From The Editor’s Desk

Do You React Or Do You Respond?

Dear Readers,

As a species blessed with emotions, and a race blessed with the perception of being intelligent, a pertinent question today, that we should definitely be seeking an answer to, is, do we ‘react’ or do we ‘respond’ to things around us?

So, what really differentiates a reaction from a response? Simply put, a response is an intelligent and responsible reaction. It’s our ability to apply our intelligence and accountability to acquired information before we react… to master holding back for those crucial five seconds between stimulus and reaction. Practicing ‘Response’ has proven to be the distinguishing factor between the wise and the not-so-wise.

Everybody reacts, it would be inhuman not to. But, not everybody responds. We live in times which call for us to adopt the path that leads us to respond, not react. Daily, innumerable instances need us to examine our responses before reacting – like controlling the urge to forward unverified (especially scandalous/sensational) messages across social media platforms, or speaking unkindly/brashly in a fit of anger, or then, resorting to lies as a knee-jerk reaction based on the fear of consequences.

However, where we currently most need to monitor our reactions – in keeping with the ongoing season of exam results – is how we, especially parents, react to our children’s score-cards. A disappointing grade becomes an emotional nightmare for parents and children alike. A poor grade is neither the measure of your child’s worth nor the measure your parenting skills. It simply serves as a red flag for potential problem areas of your child that need attention and corrective action. Your harsh reaction could worsen things by negatively impacting the child’s motivation, self-esteem and sense of control over his/her learning – making it even more challenging to do better in the future.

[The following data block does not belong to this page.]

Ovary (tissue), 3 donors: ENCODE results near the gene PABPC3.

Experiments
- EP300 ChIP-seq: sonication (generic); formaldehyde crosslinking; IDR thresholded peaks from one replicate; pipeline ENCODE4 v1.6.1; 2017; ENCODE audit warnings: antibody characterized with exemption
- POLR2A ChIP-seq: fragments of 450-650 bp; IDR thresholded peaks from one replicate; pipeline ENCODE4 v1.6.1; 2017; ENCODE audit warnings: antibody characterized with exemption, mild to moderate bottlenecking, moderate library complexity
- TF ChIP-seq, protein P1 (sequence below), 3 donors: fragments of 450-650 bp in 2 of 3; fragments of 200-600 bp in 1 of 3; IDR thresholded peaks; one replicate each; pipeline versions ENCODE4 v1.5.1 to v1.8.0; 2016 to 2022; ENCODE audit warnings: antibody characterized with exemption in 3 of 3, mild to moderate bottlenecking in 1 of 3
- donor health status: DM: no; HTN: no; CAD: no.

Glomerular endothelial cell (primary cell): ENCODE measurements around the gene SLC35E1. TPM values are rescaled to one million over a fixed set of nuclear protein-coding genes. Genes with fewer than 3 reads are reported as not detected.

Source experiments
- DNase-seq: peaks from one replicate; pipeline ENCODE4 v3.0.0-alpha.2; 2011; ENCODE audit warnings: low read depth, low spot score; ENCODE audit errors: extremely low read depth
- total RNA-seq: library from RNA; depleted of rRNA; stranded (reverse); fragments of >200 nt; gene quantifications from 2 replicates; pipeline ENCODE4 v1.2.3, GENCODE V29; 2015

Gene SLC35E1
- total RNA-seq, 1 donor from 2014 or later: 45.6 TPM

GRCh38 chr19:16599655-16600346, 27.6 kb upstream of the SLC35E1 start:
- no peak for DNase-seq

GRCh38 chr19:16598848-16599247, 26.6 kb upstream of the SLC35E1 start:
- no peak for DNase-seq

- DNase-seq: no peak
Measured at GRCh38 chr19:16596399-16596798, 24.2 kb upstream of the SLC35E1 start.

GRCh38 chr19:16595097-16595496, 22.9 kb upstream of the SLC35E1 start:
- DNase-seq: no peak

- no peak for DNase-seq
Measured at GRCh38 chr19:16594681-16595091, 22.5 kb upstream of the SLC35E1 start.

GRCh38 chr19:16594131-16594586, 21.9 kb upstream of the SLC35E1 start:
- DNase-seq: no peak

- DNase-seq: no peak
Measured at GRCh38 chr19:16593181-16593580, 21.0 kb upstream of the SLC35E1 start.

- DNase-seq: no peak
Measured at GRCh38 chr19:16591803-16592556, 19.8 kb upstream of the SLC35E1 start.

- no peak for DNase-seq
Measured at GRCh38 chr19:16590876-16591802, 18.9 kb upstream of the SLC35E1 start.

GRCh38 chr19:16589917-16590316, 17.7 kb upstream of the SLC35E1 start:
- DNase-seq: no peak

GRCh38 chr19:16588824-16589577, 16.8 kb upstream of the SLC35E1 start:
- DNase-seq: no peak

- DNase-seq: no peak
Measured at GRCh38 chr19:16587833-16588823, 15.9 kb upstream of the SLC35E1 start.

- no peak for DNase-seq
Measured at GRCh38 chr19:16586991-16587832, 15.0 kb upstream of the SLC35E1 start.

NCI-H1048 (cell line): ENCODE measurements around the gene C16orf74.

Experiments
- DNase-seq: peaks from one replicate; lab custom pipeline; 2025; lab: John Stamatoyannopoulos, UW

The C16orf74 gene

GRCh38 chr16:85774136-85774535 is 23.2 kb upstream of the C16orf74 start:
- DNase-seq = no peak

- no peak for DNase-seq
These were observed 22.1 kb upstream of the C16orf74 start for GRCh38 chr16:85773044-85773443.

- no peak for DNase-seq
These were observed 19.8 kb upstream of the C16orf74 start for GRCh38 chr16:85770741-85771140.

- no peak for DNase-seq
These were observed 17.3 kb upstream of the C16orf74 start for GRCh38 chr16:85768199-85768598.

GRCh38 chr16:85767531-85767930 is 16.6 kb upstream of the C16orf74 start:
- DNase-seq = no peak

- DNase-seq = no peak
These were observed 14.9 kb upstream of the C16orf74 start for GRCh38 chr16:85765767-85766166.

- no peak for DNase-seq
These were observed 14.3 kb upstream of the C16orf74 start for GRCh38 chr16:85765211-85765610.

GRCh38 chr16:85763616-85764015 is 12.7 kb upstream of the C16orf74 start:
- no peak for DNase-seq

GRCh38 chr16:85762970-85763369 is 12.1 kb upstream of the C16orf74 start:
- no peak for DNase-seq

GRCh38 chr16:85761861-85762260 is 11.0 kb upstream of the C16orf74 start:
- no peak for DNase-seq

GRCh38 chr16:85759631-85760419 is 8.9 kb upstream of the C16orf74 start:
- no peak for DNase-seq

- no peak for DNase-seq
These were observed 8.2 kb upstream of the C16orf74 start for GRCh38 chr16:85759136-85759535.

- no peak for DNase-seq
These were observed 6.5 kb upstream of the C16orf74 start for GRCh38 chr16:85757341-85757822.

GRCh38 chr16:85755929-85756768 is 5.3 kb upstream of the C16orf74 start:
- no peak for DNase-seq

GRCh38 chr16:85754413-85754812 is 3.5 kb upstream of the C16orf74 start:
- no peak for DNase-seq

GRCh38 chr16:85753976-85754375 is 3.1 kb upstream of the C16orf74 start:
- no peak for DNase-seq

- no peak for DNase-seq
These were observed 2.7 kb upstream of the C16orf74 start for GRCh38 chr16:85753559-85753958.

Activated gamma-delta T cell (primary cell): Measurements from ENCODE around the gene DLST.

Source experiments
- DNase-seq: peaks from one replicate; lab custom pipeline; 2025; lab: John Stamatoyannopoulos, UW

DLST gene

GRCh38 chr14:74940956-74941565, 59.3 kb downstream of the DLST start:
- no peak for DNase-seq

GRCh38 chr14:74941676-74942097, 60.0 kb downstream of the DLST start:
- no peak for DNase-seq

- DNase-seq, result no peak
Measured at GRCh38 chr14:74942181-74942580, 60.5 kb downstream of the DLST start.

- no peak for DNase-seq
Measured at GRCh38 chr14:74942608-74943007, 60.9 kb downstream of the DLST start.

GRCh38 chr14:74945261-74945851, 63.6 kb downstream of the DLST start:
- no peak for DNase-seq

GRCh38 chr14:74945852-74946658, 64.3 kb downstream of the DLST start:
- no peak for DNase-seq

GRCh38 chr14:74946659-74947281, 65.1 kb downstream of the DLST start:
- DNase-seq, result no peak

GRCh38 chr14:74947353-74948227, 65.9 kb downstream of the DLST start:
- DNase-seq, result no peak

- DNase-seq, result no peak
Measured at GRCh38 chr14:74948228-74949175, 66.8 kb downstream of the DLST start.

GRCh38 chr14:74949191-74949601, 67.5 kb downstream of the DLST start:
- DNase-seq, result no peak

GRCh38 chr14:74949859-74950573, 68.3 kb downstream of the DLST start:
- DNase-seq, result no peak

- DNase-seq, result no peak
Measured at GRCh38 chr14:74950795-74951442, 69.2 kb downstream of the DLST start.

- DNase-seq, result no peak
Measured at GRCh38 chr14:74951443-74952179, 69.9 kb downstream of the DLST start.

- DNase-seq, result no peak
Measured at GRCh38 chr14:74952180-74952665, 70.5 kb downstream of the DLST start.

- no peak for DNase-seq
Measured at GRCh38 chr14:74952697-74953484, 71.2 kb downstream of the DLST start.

There are numerous ways to handle such situations – you first need to be a good listener so you can discuss the issue with your child, as opposed to going into lecture mode where your child zones out on you – first because of fear and then, sheer boredom. Praise the positives of your child – inside and out of the report card; Create a game plan together – get the help your child needs, and most importantly, remind yourself and your child that no one is perfect, and that lesser marks don’t lessen your sense of pride in your child. And then see the magic unleash!

But for this and more… you would need to practice the wise art of ‘Responding’, instead of ‘Reacting’, which is known to have culled out success from failure itself.

Have a good weekend!

– Anahita

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